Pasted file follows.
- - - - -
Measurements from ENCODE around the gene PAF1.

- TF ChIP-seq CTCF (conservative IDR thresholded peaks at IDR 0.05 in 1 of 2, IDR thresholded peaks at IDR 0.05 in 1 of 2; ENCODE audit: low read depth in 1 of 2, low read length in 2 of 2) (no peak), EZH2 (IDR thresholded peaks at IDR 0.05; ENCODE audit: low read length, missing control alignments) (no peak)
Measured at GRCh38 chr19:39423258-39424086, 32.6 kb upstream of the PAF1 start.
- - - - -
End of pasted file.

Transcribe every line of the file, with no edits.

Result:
Measurements from ENCODE around the gene PAF1.

- TF ChIP-seq CTCF (conservative IDR thresholded peaks at IDR 0.05 in 1 of 2, IDR thresholded peaks at IDR 0.05 in 1 of 2; ENCODE audit: low read depth in 1 of 2, low read length in 2 of 2) (no peak), EZH2 (IDR thresholded peaks at IDR 0.05; ENCODE audit: low read length, missing control alignments) (no peak)
Measured at GRCh38 chr19:39423258-39424086, 32.6 kb upstream of the PAF1 start.